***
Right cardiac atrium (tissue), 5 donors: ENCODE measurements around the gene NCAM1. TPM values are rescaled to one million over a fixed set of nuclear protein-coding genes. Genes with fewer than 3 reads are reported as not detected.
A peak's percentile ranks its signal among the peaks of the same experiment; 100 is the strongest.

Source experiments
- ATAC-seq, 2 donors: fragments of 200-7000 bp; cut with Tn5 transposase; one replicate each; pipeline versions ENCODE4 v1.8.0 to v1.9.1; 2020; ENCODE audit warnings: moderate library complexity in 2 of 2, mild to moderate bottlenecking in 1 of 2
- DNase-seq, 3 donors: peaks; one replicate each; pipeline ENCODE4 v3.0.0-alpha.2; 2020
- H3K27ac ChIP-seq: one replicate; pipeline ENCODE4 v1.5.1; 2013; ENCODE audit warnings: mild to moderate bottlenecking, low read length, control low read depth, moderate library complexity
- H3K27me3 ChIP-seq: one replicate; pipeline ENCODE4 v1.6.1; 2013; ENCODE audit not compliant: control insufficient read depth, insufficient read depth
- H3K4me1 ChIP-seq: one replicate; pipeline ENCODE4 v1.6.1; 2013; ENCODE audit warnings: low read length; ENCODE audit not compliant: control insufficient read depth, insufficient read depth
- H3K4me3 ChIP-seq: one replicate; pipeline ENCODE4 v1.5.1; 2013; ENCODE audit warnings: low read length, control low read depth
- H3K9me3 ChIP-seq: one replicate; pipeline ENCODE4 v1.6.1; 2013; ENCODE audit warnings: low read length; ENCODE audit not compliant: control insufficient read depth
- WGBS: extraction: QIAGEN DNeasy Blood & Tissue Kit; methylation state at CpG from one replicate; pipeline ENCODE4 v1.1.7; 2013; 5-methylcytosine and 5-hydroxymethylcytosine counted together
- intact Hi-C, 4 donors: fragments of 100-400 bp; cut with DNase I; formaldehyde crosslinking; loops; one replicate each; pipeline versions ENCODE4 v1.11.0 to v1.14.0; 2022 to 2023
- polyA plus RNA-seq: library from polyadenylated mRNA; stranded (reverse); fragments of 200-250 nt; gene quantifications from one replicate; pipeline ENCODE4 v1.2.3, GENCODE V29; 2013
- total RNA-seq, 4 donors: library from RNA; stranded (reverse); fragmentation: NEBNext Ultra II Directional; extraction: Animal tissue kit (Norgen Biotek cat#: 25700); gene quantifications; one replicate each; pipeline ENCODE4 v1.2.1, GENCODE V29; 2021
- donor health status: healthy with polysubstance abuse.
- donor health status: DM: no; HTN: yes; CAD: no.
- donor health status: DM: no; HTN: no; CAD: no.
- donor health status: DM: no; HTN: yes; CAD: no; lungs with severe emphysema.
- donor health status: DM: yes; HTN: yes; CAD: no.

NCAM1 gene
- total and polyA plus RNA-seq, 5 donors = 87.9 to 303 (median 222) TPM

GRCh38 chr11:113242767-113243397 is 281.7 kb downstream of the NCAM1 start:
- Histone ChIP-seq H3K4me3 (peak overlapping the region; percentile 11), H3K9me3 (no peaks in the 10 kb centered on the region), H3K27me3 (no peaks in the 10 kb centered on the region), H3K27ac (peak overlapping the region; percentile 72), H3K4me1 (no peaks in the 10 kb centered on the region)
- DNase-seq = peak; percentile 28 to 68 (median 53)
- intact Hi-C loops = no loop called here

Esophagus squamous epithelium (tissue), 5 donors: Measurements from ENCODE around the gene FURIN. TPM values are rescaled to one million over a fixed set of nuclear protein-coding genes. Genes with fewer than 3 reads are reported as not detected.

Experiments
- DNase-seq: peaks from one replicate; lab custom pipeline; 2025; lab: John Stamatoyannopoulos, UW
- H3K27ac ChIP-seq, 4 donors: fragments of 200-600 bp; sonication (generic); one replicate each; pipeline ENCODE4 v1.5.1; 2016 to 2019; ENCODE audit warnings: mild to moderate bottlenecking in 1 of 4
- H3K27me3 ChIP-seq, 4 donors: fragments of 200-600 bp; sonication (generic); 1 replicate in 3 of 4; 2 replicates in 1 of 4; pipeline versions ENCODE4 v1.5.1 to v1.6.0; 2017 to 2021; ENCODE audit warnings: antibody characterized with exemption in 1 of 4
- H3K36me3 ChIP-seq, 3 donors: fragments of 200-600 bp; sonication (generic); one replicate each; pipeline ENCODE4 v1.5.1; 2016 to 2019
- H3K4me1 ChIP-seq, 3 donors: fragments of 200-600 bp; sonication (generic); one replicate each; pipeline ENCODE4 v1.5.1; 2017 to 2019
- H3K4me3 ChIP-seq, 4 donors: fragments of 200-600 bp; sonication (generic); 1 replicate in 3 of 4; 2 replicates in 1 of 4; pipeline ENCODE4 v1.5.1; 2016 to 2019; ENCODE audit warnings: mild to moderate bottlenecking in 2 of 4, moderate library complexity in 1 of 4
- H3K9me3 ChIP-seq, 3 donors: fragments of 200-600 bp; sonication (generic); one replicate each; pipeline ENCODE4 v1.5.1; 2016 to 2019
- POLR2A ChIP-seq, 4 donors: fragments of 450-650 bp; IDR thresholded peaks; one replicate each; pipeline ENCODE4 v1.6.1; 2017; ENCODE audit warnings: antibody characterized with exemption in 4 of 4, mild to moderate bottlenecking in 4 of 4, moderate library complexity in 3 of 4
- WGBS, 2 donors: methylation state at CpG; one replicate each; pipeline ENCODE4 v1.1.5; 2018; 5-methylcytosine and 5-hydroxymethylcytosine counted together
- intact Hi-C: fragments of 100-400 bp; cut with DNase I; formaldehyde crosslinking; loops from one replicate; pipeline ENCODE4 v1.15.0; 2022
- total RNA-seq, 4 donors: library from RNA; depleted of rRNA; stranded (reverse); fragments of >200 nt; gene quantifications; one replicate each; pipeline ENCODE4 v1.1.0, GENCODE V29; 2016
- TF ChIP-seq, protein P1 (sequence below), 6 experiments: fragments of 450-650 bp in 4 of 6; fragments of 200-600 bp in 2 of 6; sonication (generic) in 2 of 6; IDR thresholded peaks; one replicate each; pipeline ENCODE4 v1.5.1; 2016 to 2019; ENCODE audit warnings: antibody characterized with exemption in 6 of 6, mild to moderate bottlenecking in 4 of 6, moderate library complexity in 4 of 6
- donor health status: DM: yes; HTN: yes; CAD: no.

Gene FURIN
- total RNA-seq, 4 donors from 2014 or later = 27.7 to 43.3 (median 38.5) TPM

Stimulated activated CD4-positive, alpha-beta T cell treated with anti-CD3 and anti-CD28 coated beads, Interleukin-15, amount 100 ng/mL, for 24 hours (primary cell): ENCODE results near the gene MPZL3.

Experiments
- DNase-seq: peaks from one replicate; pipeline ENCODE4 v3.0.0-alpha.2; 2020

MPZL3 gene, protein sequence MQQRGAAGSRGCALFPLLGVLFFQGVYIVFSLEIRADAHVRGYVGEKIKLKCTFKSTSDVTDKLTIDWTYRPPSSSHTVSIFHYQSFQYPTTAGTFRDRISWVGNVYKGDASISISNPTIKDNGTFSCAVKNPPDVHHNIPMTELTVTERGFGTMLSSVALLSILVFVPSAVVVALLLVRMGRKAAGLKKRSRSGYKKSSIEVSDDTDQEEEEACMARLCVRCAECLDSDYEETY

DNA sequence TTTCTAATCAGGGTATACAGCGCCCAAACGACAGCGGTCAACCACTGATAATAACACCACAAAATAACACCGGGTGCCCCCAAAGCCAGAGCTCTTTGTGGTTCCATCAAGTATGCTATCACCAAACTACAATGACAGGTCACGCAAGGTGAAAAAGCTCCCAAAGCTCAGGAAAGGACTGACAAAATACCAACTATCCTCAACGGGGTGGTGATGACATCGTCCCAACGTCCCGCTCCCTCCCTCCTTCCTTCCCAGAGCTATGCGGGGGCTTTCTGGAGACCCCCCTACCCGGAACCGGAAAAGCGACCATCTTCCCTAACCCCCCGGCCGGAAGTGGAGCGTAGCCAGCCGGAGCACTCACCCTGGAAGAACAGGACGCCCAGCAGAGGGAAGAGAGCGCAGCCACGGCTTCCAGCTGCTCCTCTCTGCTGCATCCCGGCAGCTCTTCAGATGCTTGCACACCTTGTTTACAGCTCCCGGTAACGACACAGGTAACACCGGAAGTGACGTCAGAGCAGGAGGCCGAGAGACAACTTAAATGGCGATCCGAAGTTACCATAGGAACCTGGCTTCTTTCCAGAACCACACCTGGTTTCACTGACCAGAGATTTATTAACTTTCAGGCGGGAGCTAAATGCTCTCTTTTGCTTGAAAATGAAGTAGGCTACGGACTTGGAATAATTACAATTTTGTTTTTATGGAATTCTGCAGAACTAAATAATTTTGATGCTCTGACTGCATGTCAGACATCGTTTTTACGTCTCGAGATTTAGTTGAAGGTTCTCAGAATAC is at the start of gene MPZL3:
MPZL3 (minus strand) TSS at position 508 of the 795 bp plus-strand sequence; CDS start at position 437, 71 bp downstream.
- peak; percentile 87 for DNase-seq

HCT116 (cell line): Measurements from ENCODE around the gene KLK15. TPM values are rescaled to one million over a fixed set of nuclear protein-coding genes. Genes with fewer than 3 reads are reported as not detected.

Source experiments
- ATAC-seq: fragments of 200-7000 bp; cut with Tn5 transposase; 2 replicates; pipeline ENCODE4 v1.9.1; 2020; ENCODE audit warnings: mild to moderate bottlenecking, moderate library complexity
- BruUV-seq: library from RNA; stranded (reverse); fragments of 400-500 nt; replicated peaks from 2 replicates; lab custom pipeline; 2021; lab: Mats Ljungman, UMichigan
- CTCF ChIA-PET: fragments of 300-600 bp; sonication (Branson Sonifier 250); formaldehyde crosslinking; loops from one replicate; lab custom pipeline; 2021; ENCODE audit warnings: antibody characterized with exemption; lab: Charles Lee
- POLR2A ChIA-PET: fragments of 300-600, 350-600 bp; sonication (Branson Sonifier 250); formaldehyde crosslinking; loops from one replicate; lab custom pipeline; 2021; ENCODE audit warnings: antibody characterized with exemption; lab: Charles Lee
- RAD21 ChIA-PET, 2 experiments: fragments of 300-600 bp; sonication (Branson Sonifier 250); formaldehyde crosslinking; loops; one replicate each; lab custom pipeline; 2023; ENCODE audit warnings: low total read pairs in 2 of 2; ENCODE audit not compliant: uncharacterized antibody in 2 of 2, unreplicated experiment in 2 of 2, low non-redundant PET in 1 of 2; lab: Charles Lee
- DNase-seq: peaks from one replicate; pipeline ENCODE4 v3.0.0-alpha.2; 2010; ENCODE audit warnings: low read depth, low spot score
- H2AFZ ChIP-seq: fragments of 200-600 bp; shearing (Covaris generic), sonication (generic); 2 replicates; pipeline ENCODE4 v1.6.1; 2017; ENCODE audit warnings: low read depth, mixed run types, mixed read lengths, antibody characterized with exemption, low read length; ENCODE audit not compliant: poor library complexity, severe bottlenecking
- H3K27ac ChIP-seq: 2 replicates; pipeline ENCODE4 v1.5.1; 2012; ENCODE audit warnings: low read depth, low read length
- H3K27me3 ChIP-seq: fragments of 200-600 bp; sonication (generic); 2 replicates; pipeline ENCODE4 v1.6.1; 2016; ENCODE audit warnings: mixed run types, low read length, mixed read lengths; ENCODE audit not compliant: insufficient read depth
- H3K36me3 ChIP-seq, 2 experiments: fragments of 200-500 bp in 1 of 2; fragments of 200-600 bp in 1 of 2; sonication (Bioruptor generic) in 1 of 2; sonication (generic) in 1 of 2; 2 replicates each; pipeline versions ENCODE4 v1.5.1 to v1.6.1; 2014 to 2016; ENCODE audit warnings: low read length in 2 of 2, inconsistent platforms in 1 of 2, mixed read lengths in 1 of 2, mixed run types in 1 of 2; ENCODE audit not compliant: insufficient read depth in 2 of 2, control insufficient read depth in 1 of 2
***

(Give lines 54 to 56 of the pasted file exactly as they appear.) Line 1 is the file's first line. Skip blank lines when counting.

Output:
- CTCF ChIA-PET: fragments of 300-600 bp; sonication (Branson Sonifier 250); formaldehyde crosslinking; loops from one replicate; lab custom pipeline; 2021; ENCODE audit warnings: antibody characterized with exemption; lab: Charles Lee
- POLR2A ChIA-PET: fragments of 300-600, 350-600 bp; sonication (Branson Sonifier 250); formaldehyde crosslinking; loops from one replicate; lab custom pipeline; 2021; ENCODE audit warnings: antibody characterized with exemption; lab: Charles Lee
- RAD21 ChIA-PET, 2 experiments: fragments of 300-600 bp; sonication (Branson Sonifier 250); formaldehyde crosslinking; loops; one replicate each; lab custom pipeline; 2023; ENCODE audit warnings: low total read pairs in 2 of 2; ENCODE audit not compliant: uncharacterized antibody in 2 of 2, unreplicated experiment in 2 of 2, low non-redundant PET in 1 of 2; lab: Charles Lee